Alexey Lutsenko powered up the first summit finish of La Vuelta 2017 to take his maiden Grand Tour victory. The Kazakh rider attacked from the gun and dominated the 17-man break for a scintillating solo win ahead of Merhawi Kudus and Marc Soler. Behind, race leader Chris Froome attacked the group of favourites to retain the red jersey and further distance himself from his rivals. He now leads Tejay van Garderen by 10 seconds, with Esteban Chaves in third, 11 seconds back.
Rider of the Race
Today’s win was the biggest of Alexey Lutsenko’s career. In only his second Vuelta, our Rider of the Race is a former under-23 world road race champion and this is his first-ever grand tour victory – and was also awarded Most Combative. Part of the 17-man break which formed early on in today’s stage, the 24-year-old Kazakh didn’t show his hand until after the final cat 2 climb when the advantage back to the peloton was around five minutes.
Initially, it was Marco Haller who attacked and went clear on the descent of the penultimate climb, Alto de la Serratella, with 42km to go. Matej Mohoric and Lutsenko joined in the pursuit and eventually caught Haller. The trio worked together before Mohoric was dropped. Lutsenko rode strongly on the front as some of the other breakaway riders fought to get back on terms with them but the duo managed to maintain a workable advantage. Finally, Lutsenko left Haller at the foot of the final climb and smoothly powered up the short, (very) sharp climb in the big ring to confidently solo across the finish line well ahead of his pursuers.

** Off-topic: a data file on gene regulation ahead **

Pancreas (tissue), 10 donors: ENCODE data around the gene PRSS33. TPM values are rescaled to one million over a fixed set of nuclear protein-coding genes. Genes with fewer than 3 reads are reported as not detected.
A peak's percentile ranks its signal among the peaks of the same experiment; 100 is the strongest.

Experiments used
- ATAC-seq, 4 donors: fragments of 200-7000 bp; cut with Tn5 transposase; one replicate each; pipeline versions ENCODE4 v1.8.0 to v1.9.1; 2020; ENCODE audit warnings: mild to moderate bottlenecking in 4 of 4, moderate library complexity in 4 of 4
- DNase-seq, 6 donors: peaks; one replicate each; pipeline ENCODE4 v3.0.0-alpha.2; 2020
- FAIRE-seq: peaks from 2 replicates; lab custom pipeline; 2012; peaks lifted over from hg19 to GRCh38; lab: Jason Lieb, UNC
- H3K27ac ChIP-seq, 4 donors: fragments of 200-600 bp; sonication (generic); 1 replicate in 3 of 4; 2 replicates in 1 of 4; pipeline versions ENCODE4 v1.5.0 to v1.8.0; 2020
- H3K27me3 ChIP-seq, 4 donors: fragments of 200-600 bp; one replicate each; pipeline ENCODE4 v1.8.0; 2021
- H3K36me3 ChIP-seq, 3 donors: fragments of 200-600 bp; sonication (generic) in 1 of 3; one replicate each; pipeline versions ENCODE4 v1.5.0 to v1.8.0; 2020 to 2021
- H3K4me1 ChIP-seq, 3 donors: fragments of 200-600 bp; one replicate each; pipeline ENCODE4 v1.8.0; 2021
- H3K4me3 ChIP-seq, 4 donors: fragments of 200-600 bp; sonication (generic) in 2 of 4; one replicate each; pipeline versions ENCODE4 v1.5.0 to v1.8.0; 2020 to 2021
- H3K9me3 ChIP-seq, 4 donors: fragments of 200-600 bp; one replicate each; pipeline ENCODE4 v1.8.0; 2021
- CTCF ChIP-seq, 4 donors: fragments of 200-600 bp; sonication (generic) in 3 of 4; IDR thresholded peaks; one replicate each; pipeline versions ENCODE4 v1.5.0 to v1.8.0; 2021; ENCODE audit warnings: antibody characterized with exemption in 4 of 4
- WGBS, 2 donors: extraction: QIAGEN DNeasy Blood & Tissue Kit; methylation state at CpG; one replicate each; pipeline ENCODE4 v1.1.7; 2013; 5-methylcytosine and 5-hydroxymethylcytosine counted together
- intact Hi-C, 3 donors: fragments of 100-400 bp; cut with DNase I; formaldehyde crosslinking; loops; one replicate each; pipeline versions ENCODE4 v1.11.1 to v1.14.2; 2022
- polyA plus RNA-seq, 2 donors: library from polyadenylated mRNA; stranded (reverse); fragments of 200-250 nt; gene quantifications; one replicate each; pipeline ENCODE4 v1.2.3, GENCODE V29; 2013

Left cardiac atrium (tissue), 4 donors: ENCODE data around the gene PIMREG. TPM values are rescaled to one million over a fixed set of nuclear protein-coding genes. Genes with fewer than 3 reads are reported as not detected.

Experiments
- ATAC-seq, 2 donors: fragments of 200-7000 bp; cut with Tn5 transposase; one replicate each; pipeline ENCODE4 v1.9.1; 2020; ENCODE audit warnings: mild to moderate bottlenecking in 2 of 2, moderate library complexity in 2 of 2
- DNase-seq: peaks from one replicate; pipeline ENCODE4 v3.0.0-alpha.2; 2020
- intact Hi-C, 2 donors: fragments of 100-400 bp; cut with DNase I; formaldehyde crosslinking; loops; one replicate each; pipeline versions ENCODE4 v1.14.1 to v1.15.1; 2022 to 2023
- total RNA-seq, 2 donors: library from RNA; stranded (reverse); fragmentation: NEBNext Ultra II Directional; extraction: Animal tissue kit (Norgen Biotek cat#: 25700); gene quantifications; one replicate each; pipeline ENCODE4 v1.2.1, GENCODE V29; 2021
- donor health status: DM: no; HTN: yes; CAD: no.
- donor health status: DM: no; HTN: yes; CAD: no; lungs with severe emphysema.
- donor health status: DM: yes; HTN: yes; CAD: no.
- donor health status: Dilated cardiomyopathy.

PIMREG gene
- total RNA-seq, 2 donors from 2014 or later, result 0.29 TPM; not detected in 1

Post-race, Lutsenko explained:
In 2014 I did my first Vuelta and managed to get a second place, but this is the biggest win of my career, no doubt.
It was very hard before the final climb, and we were a bit alone out there. Into the headwind we knew it would be tough, especially with lots of guys chasing behind. In the end it was a great stage for me, and I want to thank my teammates.
I crashed at the Tour de France, and it was hard, but the team supported me, and at home I carried on training, restarted quietly and have been feeling better and better, and here I am.
Quickstepper of the day award
Julian ‘Angryphilippe’ was part of today’s 17-man break and was instrumental in organising the chasing group on the descent of the penultimate climb, trying desperately to get back on terms with stage winner Lutsenko. But he just ran out of steam on the last short, sharp ascension and finished seventh. Nonetheless, he picks up today’s award.
What does this mean for GC?
The GC is slowly taking shape. When Chris Froome accelerated on the final climb, only a select group of riders could follow: Esteban Chaves (Orica-Scott), Michael Woods (Cannondale-Drapac) and a (thankfully) revitalised Alberto Contador (Trek-Segafredo), who led the quartet across the finish line. A number of riders were distanced, including Vincenzo Nibali (Bahrain Merida), who lost 26 seconds on the climb and now sits sixth on GC at 36 seconds. His compatriot Fabio Aru (Astana) lost 11 seconds, while Romain Bardet (Ag2r La Mondiale) lost 49 seconds. So, to quote Andrew Hood of Velonews: “Chaves looking sharp; Woods looks primed to win a stage; Froome looks primed to win Vuelta; fight is on for podium.”
Top 5 stage
1 Alexey Lutsenko (Astana) 4:24:58
2 Merhawi Kudus (Dimension Data) +0:42
3 Marc Soler (Movistar) +0:56
4 Matej Mohoric (UAE Emirates) +1:11
5 Alexis Gougeard (Ag2r La Mondiale) +1:24
Top 5 GC
1 Chris Froome (Sky) 18:07:10
2 Tejay van Garderen (BMC) +0:10
3 Esteban Chaves (Orica-Scott) +0:11
4 Nicolas Roche (BMC) +0:13
5 David de la Cruz (Quick-Step Floors) +0:23
All the jerseys
Leader: Chris Froome (Sky)
Points: Matteo Trentin (Quick-Step Floors)
KOM: Davide Villella (Cannondale-Drapac)
Combined: Chris Froome (Sky)
Team Classification: Astana
Most Aggressive Rider: Alexey Lutsenko (Astana)
Header image: Alexey Lutsenko ©GETTY/Corbis Sport/Tim de Waele